I know and deeply respect Dr. Alan Shewmon, professor emeritus in neurology at UCLA. He is a world renowned expert on the brain, particularly dealing with pediatrics.
A source has sent me a declaration under penalty of perjury that Shewmon signed on October 3, 2014, testifying that Jahi McMath is not only alive, but now also awake! From his declaration (my emphases):
Based on the materials provided to me so far, I can assert unequivocally that Jahi currently does not fulfill the diagnostic criteria for brain death. The materials include extensive medical records from St. Peter’s University Hospital, which I am still in the process of reviewing, videos of Jahi moving her hand and her foot in response to verbal requests by her mother, images from an EEG done in her apartment on 9/1/14, images of a brain MRI scan done at Rutgers on 9/26/20-14, and heart rate variability analysis by my colleague Dr. Calizto Machado based on the EKG channel from 9/1/14 EEG.
Wait, there’s more:
Jahi does not currently fulfill criteria for brain death on several grounds. First and foremost, the videos and the personal testimonies to me of several trustworthy witnesses of her motor responsiveness (yourself [lawyer Nolan], Drs. DeFina and Machado) leave no doubt that Jahi is conscious and can not only hear but even understand simple verbal requests (“move your hand,” “Move your foot,” even, “move your thumb.”)
Thus, the very first of the “three cardinal findings in brain death,” according to the American Academy of Neurology’s Practice Permiters for Determining Brain Death in Adults (and all other diagnostic criteria for brain death that have ever been proposed, for that matter)–namely “coma or unresponsiveness”–is not fulfilled.
More, Jahi now has periods:
Corpses do not menstruate. Neither to corpses undergo sexual maturation. Neither is there any precedent in the medical literature of a brain-dead body beginning menarche and having regular menstrual periods.
Jahi’s recent MRI scan shows vast areas of structural preserved brain, particularly the cerebral cortex, basal ganglia and cerebellum. There is major damage to the corpus callosum and the brainstem, particularly the pons…corresponding to to the severe brainstem dysfunction that has been documented in her progress notes from St. Peter’s.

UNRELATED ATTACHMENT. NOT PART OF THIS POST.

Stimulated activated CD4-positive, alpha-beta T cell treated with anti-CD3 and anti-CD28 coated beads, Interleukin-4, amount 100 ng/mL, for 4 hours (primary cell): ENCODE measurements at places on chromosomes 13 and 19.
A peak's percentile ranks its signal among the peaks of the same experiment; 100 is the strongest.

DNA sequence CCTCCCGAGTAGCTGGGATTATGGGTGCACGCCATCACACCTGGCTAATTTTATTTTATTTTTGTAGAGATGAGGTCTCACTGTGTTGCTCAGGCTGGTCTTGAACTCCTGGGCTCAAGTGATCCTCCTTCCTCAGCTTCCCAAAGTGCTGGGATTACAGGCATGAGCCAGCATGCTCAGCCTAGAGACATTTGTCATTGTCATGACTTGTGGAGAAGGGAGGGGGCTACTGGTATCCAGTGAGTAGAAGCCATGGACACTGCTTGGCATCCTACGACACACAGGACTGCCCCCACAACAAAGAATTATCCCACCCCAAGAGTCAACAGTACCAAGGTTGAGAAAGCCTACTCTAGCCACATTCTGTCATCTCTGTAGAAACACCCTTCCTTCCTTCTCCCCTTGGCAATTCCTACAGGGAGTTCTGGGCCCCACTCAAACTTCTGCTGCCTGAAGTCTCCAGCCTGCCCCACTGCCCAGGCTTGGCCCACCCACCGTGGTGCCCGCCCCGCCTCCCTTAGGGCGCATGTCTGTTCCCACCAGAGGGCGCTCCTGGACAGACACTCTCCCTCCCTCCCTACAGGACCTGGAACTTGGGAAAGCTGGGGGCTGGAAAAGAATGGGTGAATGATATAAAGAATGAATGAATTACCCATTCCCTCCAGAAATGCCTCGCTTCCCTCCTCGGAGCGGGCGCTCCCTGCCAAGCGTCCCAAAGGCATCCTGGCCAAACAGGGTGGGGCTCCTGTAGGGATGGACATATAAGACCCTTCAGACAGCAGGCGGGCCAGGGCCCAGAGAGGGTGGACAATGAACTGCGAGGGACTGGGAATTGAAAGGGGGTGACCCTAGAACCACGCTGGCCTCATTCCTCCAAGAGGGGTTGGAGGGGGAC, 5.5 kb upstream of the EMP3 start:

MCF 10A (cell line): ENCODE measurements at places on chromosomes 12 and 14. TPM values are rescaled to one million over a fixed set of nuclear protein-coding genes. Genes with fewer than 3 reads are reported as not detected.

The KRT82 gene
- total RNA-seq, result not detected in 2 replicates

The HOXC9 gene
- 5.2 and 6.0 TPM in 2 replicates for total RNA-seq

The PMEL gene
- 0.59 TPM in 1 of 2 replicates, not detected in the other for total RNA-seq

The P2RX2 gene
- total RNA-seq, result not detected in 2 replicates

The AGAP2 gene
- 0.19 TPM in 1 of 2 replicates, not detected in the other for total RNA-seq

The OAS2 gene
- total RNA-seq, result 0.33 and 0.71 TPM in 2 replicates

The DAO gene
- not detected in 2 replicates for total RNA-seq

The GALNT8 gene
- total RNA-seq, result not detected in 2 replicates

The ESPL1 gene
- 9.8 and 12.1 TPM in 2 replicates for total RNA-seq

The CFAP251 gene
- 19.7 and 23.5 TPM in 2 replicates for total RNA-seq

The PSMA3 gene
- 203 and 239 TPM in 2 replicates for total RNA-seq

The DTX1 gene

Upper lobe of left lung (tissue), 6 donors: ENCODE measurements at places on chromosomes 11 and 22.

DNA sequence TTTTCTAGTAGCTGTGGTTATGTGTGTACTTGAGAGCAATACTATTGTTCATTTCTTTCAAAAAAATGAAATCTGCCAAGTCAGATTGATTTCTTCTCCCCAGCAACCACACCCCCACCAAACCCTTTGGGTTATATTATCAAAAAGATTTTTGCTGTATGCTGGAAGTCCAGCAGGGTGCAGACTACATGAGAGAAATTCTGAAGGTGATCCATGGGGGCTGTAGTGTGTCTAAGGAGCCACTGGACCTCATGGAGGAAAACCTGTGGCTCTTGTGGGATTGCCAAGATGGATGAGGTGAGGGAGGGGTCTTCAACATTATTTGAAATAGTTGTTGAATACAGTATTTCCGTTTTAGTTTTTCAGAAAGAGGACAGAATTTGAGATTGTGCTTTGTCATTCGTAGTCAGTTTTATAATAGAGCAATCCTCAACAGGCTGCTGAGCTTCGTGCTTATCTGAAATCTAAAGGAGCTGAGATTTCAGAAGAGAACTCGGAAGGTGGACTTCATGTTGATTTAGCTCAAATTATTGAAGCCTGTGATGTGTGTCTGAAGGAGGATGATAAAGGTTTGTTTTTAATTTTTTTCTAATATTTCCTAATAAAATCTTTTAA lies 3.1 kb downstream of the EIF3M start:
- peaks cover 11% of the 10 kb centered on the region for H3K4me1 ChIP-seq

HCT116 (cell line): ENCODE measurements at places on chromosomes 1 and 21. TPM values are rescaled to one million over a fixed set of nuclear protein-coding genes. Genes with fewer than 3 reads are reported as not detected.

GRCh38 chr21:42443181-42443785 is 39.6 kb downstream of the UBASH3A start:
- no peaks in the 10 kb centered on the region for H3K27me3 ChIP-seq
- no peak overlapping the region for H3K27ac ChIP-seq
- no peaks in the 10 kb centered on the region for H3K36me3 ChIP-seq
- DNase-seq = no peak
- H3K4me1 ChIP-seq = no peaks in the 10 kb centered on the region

By contrast, the relative integrity of the cerebral cortex no doubt underlies her ability to understand language and to make voluntary motor responses.
Shewmon doesn’t blame the original diagnosing doctors.
Clearly, Jahi is not currently brain dead. Yet, I have no doubt that at the time of her original diagnosis, she fulfilled the AAN diagnostic criteria, correctly and rigorously applied by the several doctors who independently made the diagnosis then…
She is an extremely disabled but very much alive teenage girl.
Shewmon doesn’t believe in brain death–not from a religious but a scientific perspective. That is a heterodox position, with which I disagree when the condition is accurately diagnosed.
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But no matter. He is not an advocate but medical doctor and scientist with an excellent worldwide reputation.
This is the kind of evidence I said was necessary for this case to go forward. The heft of Shewmon and Machado’s reputation compel the case be reopened.
Sometimes, we would be better heeding family observations than smugly assuming–as I have often seen in these kinds of cases–that they are only seeing what they want to see.
Good for Jahi’s family. Good for Bobby Schindler and the Terri Schiavo Life and Hope Network that went to their aid. And good for attorney Chris Dolan, who took a very unpopular case.
Standing up to widespread scorn and derision is never easy–but so worth doing in the cause of what you see to be right.
LifeNews.com Note: Wesley J. Smith, J.D., is a special consultant to the Center for Bioethics and Culture and a bioethics attorney who blogs at Human Exeptionalism.